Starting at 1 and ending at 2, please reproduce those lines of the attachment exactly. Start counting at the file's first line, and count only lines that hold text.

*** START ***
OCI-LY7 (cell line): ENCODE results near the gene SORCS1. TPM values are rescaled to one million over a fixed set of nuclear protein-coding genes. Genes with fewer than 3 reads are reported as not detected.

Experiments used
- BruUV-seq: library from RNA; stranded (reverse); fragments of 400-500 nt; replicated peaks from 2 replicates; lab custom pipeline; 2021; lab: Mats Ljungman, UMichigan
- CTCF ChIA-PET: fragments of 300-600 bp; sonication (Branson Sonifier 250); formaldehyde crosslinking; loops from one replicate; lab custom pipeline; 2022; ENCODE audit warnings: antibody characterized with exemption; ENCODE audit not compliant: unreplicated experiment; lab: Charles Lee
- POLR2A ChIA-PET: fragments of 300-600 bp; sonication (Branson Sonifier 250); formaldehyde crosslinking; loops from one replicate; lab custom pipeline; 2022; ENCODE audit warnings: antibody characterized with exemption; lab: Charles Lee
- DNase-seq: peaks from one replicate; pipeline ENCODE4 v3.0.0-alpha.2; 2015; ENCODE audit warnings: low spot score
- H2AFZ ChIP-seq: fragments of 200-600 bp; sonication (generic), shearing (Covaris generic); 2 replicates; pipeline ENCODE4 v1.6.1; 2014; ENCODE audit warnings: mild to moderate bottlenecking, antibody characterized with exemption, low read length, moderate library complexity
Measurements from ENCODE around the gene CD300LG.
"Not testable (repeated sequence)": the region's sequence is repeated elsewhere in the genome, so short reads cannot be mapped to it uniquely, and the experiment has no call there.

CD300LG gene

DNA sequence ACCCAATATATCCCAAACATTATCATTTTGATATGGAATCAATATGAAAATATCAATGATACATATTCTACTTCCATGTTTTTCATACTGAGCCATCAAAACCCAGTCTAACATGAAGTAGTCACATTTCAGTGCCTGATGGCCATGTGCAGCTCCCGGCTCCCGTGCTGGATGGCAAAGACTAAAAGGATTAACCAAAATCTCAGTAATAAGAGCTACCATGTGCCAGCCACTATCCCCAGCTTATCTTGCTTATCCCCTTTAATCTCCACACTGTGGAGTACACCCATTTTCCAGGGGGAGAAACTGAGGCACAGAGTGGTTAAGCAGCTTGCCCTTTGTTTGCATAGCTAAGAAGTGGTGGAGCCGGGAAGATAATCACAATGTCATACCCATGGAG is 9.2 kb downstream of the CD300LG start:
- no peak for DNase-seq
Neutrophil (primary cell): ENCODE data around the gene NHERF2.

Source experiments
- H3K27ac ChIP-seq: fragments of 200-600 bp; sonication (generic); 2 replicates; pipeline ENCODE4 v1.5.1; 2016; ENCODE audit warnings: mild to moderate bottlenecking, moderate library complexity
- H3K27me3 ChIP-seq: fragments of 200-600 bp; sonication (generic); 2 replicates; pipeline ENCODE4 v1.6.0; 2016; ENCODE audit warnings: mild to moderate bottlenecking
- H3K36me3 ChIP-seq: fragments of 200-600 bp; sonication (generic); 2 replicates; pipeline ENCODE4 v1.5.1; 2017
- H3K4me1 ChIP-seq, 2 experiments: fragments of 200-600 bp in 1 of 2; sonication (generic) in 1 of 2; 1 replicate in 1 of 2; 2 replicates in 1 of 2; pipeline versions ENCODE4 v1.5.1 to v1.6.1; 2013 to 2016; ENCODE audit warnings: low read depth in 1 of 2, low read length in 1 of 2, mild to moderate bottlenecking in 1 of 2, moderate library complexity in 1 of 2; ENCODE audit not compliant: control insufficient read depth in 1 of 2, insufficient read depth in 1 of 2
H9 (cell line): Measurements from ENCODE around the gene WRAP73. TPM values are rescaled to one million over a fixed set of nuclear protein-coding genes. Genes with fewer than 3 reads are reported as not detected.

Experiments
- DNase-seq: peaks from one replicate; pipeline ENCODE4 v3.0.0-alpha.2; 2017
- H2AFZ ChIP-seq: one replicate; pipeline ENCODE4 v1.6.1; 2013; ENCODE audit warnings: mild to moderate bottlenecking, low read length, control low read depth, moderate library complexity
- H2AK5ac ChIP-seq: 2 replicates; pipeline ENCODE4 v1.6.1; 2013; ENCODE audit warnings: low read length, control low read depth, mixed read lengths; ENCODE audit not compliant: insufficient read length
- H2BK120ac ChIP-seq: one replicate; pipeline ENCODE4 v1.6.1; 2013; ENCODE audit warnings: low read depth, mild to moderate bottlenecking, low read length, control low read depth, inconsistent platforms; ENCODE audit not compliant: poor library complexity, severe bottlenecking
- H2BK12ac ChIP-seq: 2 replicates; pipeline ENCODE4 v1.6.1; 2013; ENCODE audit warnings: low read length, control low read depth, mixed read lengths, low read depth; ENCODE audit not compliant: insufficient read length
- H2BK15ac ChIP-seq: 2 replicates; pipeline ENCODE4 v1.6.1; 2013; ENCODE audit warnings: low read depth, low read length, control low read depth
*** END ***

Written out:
OCI-LY7 (cell line): ENCODE results near the gene SORCS1. TPM values are rescaled to one million over a fixed set of nuclear protein-coding genes. Genes with fewer than 3 reads are reported as not detected.

Experiments used